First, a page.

SCT Center Stage

(Poster design courtesy Springfield Contemporary Theatre)

Let’s do the Time Warp again! Richard O'Brien's cult favorite, "The Rocky Horror Show," Springfield Contemporary Theatre’s top-selling show, is back--as if for the first time—in a production directed by Nathan Shelton at SCT Center Stage in Wilhoit Plaza.

(Poster design courtesy Springfield Contemporary Theatre)

Springfield Contemporary Theatre will present the Springfield-area premiere of David Lindsay-Abaire's "Good People" opening this weekend and running through Sept. 24 at SCT Center Stage in Wilhoit Plaza, corner of Robberson and Pershing downtown.  It's a co-production with Resident Artist Ensemble, directed by Melanie Dreyer-Lude.

(Poster design courtesy Springfield Contemporary Theatre)

Springfield Contemporary Theatre at SCT Center Stage in Wilhoit Plaza presents "Accidental Death of an Anarchist" June 30-July 16. A bank gets bombed, a suspect dies in custody, and the police inquiry turns into... a masterpiece of comedy? Dario Fo's political farce, "Accidental Death of an Anarchist," was inspired by a true incident: an imposter labeled “The Maniac” impersonates a judge who has multiple guilty defendants on his hands, causing constant chaos in a police station.

(Poster design courtesy Springfield Contemporary Theatre)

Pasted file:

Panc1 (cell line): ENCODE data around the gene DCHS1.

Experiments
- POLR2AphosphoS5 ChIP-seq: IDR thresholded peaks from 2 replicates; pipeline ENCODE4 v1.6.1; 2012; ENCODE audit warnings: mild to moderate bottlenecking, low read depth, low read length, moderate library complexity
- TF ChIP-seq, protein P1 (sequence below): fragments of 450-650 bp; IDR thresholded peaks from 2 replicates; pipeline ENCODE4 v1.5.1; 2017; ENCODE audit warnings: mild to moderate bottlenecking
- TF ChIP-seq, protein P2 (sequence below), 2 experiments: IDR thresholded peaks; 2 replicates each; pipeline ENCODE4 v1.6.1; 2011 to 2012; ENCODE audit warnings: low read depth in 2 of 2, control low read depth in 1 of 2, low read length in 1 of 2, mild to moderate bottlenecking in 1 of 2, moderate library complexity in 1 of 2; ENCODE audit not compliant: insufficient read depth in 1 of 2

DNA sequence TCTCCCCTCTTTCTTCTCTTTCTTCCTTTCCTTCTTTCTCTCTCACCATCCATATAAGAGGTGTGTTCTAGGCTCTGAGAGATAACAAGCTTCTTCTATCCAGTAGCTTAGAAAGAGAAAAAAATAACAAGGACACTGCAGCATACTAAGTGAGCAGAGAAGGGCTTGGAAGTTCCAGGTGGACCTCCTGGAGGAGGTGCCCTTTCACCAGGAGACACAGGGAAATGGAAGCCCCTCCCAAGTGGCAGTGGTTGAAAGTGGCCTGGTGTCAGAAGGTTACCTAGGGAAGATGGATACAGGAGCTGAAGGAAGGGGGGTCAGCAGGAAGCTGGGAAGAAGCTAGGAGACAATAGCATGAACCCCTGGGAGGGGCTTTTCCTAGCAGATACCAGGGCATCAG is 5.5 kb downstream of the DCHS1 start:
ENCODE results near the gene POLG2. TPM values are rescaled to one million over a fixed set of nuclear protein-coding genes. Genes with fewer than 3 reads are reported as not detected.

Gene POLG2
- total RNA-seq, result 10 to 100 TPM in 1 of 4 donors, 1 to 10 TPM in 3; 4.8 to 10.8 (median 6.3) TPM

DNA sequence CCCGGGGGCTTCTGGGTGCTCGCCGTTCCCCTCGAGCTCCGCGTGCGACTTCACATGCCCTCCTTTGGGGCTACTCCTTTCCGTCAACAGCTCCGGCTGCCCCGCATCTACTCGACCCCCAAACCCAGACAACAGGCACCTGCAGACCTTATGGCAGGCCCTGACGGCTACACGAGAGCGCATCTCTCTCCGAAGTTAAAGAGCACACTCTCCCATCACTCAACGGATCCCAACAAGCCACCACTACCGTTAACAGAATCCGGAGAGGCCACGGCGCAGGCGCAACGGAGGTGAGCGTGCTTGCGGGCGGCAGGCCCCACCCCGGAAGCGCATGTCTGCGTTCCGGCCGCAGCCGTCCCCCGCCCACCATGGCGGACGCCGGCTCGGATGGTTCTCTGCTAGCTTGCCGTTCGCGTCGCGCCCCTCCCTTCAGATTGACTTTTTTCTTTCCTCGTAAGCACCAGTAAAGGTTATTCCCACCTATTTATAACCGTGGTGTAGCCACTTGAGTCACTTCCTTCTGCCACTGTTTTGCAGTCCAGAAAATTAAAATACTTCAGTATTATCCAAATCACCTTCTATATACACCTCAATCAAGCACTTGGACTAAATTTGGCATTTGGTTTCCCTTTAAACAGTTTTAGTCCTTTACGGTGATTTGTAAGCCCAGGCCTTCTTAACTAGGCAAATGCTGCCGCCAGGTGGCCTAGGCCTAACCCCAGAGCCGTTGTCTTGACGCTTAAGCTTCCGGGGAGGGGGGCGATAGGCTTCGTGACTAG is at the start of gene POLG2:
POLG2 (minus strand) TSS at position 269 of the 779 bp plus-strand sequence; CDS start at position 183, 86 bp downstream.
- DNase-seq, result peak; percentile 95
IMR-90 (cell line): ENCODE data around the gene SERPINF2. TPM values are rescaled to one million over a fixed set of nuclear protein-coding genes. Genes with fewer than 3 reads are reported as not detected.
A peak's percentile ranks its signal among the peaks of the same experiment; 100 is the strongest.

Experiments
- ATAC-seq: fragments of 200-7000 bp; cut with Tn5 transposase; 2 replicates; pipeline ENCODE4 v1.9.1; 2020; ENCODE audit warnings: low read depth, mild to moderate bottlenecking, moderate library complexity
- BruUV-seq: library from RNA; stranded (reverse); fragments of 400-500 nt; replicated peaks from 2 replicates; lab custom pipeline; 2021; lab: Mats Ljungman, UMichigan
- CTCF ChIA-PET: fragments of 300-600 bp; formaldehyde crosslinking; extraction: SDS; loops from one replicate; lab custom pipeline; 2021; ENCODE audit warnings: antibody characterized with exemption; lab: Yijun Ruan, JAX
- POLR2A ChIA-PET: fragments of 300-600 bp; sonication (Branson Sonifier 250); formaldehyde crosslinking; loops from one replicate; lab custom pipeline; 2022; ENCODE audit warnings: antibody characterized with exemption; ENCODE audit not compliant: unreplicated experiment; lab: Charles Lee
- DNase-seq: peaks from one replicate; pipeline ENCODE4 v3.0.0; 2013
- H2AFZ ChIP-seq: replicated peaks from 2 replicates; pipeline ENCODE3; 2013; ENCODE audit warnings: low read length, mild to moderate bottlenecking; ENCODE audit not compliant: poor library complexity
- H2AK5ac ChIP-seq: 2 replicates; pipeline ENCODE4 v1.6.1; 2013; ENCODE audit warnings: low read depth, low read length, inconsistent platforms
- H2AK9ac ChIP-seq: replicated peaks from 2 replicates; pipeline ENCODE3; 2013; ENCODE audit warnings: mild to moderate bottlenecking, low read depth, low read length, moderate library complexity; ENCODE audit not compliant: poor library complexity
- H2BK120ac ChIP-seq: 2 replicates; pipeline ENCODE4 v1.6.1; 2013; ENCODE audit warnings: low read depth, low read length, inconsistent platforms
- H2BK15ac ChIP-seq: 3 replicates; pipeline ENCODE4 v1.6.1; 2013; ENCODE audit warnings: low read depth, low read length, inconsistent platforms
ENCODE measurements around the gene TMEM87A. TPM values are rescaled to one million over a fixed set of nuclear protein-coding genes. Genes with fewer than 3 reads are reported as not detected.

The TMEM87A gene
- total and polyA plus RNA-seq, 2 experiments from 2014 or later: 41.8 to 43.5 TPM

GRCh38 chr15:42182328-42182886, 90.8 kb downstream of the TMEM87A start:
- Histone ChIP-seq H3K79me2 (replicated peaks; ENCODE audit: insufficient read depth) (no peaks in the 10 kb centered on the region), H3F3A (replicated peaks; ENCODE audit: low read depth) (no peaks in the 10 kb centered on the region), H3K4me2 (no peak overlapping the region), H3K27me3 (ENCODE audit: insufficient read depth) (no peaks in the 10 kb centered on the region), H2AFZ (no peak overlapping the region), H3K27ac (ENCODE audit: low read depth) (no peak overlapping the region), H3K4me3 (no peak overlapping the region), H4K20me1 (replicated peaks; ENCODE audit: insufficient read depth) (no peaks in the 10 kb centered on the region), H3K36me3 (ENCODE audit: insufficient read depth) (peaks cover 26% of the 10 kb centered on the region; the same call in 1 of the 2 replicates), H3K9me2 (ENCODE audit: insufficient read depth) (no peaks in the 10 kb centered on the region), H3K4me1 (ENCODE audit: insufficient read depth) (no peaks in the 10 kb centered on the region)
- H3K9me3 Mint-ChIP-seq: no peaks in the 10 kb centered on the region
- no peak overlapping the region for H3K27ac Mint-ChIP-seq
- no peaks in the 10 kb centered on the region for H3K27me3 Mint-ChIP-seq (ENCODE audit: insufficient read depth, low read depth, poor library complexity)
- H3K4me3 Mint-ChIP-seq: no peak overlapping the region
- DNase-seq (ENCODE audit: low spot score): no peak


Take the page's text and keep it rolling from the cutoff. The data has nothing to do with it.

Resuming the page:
Springfield Contemporary Theatre at SCT Center Stage in Wilhoit Plaza, corner of Robberson and Pershing downtown, opens their 23rd season tonight (Friday May 26) with the ultimate celebration of 1960s female empowerment: "BEEHIVE--The '60's Musical." Director Josh Inman came in this morning to discuss the show on KSMU "Arts News," and with him as SCT's Co-Artistic Director Rick Dines (more on that change in Dines' job title below), who provided a detailed rundown of the new season.

(Poster design courtesy Springfield Contemporary Theatre)

Springfield Contemporary Theatre presents the wacky musical "The Robber Bridegroom" April 21-May 7 at Center Stage at Wilhoit Plaza, corner of Pershing and Robberson downtown.  The show, by Alfred Uhry and Robert Waldman, is based on a Eudora Welty novella.  "Many years ago," says director L.J. Summers, "when I was teaching in an Arkansas college, I was teaching a course in 'Southern Women Writers.' And (Welty's) novella was on the curriculum.  So I taught it, loved it. Then in later years I found out there was a musical adaptation and fell in love with the piece.

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